The Old Testament and self-actualization
Great spiritual wealth of the Church lies in the Old Testament. Here we find parables, biographies and instructive stories that help us to comprehend human nature and understand the Lord. When we study the Old Testament, we form our own personalities as Christians. We should read the Gospel every day. But the Old Testament is the important and essential source and we cannot fully understand the New Testament without it.
The main theme of all Bible books is salvation, with this idea a constant thread going through all Holy Scripture. The Old Testament tells us about salvation in the form of symbols and prophecies about the Messiah and the Kingdom of God. Many generations tried to protect and save the books of the Old Testament because they contained an important message, which we must try to understand.
Certainly, the Old Testament is of great value for literature, history and culture, but at the same time it is not just an ancient artifact in a museum. Its books contain a unique experience of relationship between the Lord and the world. The Old Testament is a living memory about our primary spiritual experience, the first steps of man and his mistakes. Reading the Scripture, we will discover the truth together with the characters.
Scripture is the criterion of truth.
The Old Testament reveals the Lord's plan and His work to save the world. As Christians, we must be able to see things from different angles. Scenes from the Old Testament warn people about the inevitable consequences of wicked deeds. Punishments for sins may seem too severe, but in such a way people are warned about the real threat of sin. Hence, we ought to use the Scripture in order to correct our course of life.
The connection between two Testaments
There is a connection between the Old Testament and the New Testament. The two Testaments are connected as are the hand and the mind. We may compare the Old Testament with a shape and the New Testament with its essence: “Do not think that I have come to abolish the law or the prophets; I have come not to abolish but to fulfill” (Matthew.5.17). The Old Testament outlines the life of the Messiah, His work and His portrait.
Reading the New Testament through the Old is one of the most important conditions for correct understanding. Christ explains the importance of the Old Testament: “You search the scriptures because you think that in them you have eternal life; and it is they that testify on my behalf” (John.5.39). Naturally in speaking of the Scriptures, He points out the Old Testament. The New Testament was formed many years after Christ and its canon was forming very slowly.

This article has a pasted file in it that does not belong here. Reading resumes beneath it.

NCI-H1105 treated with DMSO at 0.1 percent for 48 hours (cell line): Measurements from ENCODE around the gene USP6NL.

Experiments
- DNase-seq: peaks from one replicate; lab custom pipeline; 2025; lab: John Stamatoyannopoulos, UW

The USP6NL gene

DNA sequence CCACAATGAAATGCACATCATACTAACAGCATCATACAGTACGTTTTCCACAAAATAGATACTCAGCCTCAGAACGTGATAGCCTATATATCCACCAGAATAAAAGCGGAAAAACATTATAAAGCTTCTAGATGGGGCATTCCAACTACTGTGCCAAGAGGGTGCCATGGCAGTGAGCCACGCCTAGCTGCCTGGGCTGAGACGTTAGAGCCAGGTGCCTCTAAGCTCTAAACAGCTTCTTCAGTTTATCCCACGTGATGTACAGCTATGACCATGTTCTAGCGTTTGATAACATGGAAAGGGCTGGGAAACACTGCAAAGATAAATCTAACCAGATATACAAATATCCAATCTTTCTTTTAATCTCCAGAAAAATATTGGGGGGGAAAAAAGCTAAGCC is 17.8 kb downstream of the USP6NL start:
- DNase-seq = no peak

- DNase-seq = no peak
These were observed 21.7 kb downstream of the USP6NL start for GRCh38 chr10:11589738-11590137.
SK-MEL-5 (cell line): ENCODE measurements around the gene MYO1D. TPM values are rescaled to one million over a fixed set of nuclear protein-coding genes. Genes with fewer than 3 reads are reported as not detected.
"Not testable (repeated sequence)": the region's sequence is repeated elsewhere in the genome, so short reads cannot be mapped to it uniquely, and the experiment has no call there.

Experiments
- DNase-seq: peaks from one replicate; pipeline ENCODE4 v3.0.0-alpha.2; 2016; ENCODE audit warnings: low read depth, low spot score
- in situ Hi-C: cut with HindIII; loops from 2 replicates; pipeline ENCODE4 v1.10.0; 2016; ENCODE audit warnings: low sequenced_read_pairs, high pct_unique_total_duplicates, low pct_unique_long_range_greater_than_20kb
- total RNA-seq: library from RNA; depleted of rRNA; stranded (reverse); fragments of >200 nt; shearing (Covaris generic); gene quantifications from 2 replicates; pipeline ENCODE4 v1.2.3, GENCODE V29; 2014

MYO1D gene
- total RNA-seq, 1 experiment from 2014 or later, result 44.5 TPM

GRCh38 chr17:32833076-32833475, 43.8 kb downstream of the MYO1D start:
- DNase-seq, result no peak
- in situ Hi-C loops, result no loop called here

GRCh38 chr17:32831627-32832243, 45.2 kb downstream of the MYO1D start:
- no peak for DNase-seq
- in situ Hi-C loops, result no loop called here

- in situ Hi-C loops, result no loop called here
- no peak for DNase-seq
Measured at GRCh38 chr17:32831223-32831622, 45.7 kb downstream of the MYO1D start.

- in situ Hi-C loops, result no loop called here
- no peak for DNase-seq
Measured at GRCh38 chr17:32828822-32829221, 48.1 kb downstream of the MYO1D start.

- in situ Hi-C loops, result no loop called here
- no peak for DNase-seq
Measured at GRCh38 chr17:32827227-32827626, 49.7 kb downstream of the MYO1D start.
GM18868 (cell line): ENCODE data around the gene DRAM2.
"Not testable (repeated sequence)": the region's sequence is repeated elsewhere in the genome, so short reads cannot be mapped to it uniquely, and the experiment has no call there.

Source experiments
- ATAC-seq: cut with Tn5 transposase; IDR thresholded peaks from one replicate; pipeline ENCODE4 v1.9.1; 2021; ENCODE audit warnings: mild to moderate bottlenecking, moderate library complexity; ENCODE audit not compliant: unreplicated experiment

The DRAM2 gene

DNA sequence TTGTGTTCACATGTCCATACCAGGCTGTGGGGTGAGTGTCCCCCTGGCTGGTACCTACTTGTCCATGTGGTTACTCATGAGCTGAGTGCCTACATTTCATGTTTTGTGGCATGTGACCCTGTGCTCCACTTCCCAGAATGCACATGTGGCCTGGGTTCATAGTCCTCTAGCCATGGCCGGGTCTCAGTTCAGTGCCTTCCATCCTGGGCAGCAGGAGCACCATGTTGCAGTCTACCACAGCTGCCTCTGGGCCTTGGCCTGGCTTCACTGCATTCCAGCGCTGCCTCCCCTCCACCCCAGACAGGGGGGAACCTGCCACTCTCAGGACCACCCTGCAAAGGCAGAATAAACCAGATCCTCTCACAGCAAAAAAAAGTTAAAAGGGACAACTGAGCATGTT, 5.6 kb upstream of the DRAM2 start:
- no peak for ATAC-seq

We see parallels between two Testaments - for example, Moses and Christ. Moses ascends Mount Sinai, appears before God and receives the Tables of the Law. Moses descends and passes the tables into the hands of the people of Israel. This Law determined the norms of behavior and the relationship between the Lord and His people. At the beginning of Chapter 5 of Matthew, Christ climbs another mountain in Palestine. He does not take the law from His Father for Christ is the law Himself, the new law of love. He proclaims the law in the form of the Beatitudes - the Sermon on the Mount. Thus, Moses is a prophetic image being connected with the future pursuance of the God's plan for the salvation of the world embodied in the person and work of Jesus Christ.
In the Old Testament, we also find the image of the Suffering Servant (Isaiah.52.13-53.12), the image of a person totally different from Israel. This Servant would be rejected by his own people, subjected to tortures and humiliated. He will take away the sin of the world, and people will receive salvation through his suffering. This Suffering Servant is Christ Himself. We see an amazing connection between two Testaments in their meaning, symbols and direct prophecies. The importance of the Old Testament lies in this connection.
NRSV Bible New Revised Standard Version. New York: HarperCollins, 2011. Print.